The road is classed as moderate, but only attempt it if you have experience driving 4WD roads in the mountains because it is no joke. If you don’t have a 4WD or don’t want to drive it yourself, you can take a tour with Telluride Outside up to Tomboy and back, or over to Ouray then back on the even more perilous Black Bear Pass or Ophir Pass.
Eat at Telluride’s Best Restaurants
The Award-winning Brown Dog Pizza is my favorite spot to eat in town and does some of the best pizza in Colorado – I recommend getting one of their Detroit-style pies which are rectangular with a crispy crust.
The National offers an inventive and eclectic menu, and La Marmotte is French fine dining perfect for a date night.
Smuggler Union Restaurant and Brewery is a great spot for craft beer lovers and they have one of the best menus in town with gastropub-style food – the burgers are awesome!
Telluride is the town I show pictures of to people back home in New Zealand when I am talking about Colorado. It is friendly, beautiful, and there are so many things to do in Telluride in summer. I don’t know anywhere else like it.
And that’s why you should visit Telluride in the summer.
How to Visit Telluride
How to Get to Telluride
You really need a car to travel to Telluride but it is also possible to catch a Greyhound bus or fly into Telluride Airport – both of which aren’t cheap (although flying in is a lot more expensive than catching the bus). Telluride is approximately a six-hour drive from either Denver or Albuquerque.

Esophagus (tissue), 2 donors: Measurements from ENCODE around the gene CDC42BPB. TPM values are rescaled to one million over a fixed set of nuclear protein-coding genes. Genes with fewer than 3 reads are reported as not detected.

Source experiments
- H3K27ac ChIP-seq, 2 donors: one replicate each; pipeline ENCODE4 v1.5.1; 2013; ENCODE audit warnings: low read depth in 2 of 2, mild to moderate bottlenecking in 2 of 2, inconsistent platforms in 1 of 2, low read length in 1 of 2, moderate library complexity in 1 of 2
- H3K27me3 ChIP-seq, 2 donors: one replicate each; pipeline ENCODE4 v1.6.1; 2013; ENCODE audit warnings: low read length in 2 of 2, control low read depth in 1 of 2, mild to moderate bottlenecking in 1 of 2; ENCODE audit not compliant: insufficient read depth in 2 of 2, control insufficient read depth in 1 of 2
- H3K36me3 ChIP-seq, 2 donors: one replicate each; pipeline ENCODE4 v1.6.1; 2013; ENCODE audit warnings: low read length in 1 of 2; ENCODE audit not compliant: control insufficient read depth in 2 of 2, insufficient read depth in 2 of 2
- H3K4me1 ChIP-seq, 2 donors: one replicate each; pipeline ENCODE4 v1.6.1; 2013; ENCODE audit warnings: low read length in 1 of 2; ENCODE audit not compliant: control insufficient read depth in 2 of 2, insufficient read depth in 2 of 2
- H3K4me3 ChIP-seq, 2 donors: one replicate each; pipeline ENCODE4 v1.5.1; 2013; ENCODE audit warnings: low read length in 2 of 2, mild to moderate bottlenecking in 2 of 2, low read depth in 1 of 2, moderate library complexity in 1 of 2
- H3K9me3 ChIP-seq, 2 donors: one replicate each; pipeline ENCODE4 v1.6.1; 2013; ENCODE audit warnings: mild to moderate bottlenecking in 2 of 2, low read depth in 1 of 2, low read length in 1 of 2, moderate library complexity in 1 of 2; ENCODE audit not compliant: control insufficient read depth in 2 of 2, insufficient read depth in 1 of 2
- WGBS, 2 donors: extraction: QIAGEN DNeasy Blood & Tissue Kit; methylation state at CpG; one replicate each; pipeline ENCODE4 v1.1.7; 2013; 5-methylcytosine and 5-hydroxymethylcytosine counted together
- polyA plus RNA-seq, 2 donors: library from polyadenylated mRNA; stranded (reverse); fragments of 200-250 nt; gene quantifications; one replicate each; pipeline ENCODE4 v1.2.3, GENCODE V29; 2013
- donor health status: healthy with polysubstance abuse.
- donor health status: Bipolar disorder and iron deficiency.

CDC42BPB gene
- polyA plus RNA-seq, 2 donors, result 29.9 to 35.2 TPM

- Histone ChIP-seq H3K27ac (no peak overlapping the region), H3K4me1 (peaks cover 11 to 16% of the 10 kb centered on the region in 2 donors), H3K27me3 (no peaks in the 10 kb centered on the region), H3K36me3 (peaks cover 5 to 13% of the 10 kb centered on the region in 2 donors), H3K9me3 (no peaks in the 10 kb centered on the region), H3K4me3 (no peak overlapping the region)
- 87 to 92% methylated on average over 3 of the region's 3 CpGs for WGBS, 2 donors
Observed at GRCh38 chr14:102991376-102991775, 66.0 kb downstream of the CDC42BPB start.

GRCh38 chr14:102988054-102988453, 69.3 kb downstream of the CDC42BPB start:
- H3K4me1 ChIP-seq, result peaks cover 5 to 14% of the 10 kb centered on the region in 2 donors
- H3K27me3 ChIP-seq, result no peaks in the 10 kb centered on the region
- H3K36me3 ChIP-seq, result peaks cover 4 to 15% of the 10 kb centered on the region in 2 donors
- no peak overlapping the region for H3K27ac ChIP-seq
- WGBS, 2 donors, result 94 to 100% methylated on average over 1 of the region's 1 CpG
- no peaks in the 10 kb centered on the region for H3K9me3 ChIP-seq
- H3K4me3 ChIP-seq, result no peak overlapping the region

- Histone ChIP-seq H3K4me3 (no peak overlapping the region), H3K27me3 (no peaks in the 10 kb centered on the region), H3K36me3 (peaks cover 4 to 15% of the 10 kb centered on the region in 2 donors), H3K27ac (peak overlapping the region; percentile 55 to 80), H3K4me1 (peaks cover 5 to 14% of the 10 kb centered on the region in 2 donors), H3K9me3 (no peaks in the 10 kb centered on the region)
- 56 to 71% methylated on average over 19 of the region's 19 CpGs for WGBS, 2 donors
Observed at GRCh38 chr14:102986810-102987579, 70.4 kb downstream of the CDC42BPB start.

Where to Stay in Telluride
There are a number of free camping options close to Telluride and my favorite is Priest Lake – a beautiful lake with dispersed camping off the highway. There is a vault toilet and ruins of old mining cabins. Priest Lake is a 25-minute drive from Telluride.
Even closer to town, there are small pullout spots at the top of steep Mill Creek Road. Make sure to go to the highest section of the road. This is possible with a 2WD as long as there is no snow, but it is basically a one-way with a cliff on one side and a sheer drop-off on the other so is suitable only for confident drivers.
For paid camping, the Town Park Campground is right in town and has great facilities including hot showers and a swimming pool. This campground fills up fast in summer so arrive early in the day to try nabbing a spot as it is first-come, first-served.
A bit further out of town is Sunshine Campground nestled in an Aspen forest. Sunshine is cheaper and more basic than the Town Park Campground and has composting toilets only. It is first-come, first-served.
For affordable vacation rentals, this charming studio with a private balcony, this remodeled studio, and this cute studio are all great choices and are right downtown.
And of course, there are many Telluride hotels to choose from too, the New Sheridan Hotel is a historic beauty right downtown, as is The Hotel Telluride. If you want to stay in Mountain Village, Inn at Lost Creek and Lumiere with Inspirato are both great choices.
Have you been to Telluride? Would you be interested in any of these things to do in Telluride in summer and fall?
If you liked this – check out some of my other Colorado posts:
- 15 Best Colorado Mountain Towns to Visit Any Time
- 11 Best Mountain Towns Near Denver (1 Hour or Less)
- 15 Best Colorado Hot Springs For True Hot Springs Enthusiasts
- Ultimate Colorado Itinerary for an Epic Road Trip
- 10 Best Hidden Gems in Colorado
- The Perfect 3 Days in Denver Itinerary
- Absolute Best Hikes in Golden To Work Up a Sweat
- 15 Fun Things To Do in Golden CO That Won’t Break the Bank
- Hike from Aspen to Crested Butte: The Best Hike in Colorado
- Experiencing Cannabis Culture in Denver With a Cannabis Tour